Wednesday, April 16, 2003
X2 CHAT: JAMES MARSDEN (CYCLOPS)
QUESTION: What was the biggest difference between making this film and the first film?
MARSDEN: I don't care what anybody says, it's really nice going into the second one with a success under your belt. I was very happy to see how well received the first film was and that created a much more relaxed atmosphere the second time around.
It was also interesting to take the love triangle to the next level in this piece. That kind of banter and dissidence between Cyclops and Wolverine is still very much there. And also I get to take the emotional aspect of the character to a much greater degree in this film, which is fun.
It's all bigger. It's all better. I get to do a lovely hand-to-hand combat fight scene with Kelly Hu, which is a lot of fun.
MARSDEN: I would have to go back to my childhood on this one and choose the ability to fly. I think it's really difficult nowadays getting from point A to point B and it would sure be nice to open your front door and leap up into the sky and go wherever you want to go. That would be nice.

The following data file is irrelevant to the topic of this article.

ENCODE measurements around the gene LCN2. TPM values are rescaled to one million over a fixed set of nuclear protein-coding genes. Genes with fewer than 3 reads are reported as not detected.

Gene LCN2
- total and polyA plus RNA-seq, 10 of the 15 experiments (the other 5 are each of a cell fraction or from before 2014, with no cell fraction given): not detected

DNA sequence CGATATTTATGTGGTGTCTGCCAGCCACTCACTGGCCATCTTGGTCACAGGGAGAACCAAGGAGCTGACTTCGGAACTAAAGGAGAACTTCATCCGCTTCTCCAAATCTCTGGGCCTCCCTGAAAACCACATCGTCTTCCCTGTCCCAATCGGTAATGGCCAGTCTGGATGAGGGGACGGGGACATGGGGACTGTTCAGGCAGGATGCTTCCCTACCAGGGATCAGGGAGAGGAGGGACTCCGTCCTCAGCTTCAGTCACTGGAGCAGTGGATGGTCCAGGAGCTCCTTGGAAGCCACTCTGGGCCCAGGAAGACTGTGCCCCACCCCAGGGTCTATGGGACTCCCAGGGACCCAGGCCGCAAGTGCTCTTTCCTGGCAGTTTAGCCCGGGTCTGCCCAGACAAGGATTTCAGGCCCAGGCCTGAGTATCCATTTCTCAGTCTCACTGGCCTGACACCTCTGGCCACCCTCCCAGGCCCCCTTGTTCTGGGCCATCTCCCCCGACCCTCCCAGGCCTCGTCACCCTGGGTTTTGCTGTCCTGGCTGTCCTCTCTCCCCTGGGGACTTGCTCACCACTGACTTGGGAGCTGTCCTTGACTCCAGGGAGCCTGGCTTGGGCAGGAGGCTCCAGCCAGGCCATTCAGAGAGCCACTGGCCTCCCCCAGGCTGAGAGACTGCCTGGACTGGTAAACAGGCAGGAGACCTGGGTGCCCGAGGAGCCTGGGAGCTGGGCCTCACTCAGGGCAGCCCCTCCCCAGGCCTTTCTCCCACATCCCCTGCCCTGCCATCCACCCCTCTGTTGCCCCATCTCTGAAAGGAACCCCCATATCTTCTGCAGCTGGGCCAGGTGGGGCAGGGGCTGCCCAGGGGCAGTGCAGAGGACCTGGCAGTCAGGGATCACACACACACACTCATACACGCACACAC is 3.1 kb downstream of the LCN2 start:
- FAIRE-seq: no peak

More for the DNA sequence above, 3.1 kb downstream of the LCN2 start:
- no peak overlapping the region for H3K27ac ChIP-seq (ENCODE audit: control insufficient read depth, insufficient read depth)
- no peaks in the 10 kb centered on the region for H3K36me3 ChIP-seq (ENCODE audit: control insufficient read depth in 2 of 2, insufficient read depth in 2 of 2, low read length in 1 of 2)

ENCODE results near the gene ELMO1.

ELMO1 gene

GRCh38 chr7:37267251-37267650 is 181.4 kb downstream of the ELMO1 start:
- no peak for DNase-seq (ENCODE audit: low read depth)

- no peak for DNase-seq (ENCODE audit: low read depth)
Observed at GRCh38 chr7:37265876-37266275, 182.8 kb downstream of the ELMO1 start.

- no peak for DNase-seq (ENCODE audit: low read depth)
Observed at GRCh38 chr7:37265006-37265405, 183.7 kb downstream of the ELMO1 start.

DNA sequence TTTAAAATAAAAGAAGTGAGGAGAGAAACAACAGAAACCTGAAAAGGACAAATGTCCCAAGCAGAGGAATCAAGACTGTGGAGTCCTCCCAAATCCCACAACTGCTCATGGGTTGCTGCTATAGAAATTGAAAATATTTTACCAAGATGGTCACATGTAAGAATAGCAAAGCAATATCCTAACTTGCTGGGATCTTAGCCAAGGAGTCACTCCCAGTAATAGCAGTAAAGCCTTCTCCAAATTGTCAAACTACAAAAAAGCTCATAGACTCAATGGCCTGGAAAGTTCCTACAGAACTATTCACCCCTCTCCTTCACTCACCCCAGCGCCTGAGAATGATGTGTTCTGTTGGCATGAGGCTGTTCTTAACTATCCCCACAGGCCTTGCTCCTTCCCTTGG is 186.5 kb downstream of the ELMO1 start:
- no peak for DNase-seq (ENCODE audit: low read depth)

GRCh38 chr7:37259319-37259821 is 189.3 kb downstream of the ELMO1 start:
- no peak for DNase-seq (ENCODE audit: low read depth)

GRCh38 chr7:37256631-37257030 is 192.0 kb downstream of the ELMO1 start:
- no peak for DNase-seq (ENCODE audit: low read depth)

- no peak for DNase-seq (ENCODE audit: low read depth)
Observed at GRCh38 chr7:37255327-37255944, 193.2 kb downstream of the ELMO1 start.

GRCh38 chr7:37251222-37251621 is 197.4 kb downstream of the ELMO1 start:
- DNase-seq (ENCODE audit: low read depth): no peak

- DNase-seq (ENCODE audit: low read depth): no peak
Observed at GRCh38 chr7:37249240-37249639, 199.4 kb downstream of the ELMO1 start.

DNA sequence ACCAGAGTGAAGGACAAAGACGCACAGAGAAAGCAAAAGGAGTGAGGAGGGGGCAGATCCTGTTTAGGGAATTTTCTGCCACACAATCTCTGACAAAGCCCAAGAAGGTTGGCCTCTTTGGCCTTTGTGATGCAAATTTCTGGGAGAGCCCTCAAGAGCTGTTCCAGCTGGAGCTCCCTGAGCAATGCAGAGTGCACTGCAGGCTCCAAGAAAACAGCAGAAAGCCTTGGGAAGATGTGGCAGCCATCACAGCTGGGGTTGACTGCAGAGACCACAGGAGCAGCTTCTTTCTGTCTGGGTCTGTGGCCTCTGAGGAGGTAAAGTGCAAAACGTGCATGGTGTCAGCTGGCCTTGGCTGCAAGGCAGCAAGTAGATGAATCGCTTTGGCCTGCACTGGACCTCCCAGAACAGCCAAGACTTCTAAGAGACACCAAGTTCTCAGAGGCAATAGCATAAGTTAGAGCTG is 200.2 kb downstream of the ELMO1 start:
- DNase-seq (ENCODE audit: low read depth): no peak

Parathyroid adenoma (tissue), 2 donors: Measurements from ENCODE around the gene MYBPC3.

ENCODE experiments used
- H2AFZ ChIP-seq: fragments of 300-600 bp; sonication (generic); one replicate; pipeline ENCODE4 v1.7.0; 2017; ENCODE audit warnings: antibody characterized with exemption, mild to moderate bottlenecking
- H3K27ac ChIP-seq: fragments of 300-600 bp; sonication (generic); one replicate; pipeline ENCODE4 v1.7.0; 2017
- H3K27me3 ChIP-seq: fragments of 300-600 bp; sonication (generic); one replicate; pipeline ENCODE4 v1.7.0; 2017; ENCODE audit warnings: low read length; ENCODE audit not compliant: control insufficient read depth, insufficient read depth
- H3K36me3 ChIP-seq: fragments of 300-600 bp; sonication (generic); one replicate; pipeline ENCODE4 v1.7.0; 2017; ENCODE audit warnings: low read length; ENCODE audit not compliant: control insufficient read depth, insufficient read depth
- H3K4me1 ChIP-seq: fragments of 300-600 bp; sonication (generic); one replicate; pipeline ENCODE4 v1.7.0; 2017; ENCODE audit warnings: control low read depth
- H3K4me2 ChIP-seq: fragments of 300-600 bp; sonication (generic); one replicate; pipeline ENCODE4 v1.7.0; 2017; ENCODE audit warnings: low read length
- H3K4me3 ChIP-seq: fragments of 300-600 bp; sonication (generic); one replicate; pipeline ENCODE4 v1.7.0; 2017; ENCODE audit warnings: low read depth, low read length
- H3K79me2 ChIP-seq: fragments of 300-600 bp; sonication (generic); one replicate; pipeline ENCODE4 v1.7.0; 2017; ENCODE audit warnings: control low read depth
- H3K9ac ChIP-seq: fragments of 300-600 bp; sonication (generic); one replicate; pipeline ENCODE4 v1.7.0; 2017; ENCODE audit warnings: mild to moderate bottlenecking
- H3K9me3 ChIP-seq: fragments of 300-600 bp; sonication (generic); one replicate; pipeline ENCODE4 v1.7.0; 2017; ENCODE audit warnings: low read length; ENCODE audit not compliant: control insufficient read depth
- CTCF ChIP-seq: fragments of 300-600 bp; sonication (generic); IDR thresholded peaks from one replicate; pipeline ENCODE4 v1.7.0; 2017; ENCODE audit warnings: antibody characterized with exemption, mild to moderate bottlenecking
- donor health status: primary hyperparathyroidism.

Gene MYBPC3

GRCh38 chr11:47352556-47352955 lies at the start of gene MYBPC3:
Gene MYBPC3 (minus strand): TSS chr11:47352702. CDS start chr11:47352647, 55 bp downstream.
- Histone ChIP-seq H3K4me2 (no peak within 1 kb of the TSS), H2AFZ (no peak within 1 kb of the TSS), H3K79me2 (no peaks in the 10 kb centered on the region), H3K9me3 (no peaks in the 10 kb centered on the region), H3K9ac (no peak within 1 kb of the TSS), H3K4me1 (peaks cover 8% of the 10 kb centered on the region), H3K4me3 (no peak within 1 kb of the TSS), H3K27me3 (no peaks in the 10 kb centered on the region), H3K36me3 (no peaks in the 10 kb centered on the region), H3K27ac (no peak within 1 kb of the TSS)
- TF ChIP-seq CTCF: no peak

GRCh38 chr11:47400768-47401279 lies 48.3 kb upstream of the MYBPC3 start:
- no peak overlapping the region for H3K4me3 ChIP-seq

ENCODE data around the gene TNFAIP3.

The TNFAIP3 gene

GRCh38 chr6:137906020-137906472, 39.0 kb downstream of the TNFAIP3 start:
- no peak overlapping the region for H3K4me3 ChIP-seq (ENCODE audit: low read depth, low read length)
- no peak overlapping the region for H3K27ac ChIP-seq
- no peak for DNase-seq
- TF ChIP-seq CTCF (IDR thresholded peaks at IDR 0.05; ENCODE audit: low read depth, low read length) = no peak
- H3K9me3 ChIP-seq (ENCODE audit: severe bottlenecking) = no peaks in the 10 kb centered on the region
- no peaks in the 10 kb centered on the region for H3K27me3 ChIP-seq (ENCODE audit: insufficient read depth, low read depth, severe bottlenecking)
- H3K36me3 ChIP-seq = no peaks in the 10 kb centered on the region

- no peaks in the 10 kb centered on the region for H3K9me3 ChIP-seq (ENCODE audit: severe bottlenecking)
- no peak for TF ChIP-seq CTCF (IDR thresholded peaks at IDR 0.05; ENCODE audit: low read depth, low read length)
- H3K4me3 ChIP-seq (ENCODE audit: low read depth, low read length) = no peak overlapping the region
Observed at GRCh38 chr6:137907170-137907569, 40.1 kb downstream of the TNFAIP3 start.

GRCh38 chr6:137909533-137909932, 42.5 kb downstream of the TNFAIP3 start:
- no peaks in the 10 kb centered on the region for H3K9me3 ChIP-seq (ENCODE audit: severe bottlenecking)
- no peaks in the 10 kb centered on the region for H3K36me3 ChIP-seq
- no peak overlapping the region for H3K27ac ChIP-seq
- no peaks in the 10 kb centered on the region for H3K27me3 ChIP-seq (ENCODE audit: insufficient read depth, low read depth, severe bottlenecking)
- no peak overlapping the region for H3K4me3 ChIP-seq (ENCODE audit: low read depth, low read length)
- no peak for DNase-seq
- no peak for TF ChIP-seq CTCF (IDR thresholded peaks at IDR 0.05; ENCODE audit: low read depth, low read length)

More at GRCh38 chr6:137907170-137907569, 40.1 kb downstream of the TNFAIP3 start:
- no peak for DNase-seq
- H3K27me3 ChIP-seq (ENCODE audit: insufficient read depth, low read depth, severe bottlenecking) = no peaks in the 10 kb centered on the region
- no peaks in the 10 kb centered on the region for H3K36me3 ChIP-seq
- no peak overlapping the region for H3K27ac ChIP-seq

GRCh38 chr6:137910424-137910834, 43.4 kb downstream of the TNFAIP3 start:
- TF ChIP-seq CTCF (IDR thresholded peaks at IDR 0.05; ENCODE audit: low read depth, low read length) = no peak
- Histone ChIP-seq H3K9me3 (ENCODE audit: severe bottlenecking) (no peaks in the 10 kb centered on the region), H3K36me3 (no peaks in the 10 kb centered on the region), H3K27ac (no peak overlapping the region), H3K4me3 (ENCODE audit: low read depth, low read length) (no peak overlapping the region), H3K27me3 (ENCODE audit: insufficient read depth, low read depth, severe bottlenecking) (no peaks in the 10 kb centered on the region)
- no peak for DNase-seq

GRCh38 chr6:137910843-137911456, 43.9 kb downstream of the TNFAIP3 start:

I think Superman's got the goods because he's got three (powers). He can fly and he's got X-ray vision, which could come in handy. And he's the Man of Steel; he's got that super-human strength.
But I'd have to stick with flying.
QUESTION: Cyclops has a bit of a different look.
MARSDEN: Yeah, if you want to talk about the physical things. They took the visor that we had from the first film - which was a great concept but it was a bit cumbersome and awkward with the Princess Leia earpiece. We wanted to make everything a bit more streamlined and a bit more refined, so Guy Dyas came up with a much more slicker version of the visor, which was more comfortable for me and I think it looks a lot cooler than the first one.
QUESTION: The first film was shot in Toronto and the second in Vancouver. Compare the cities.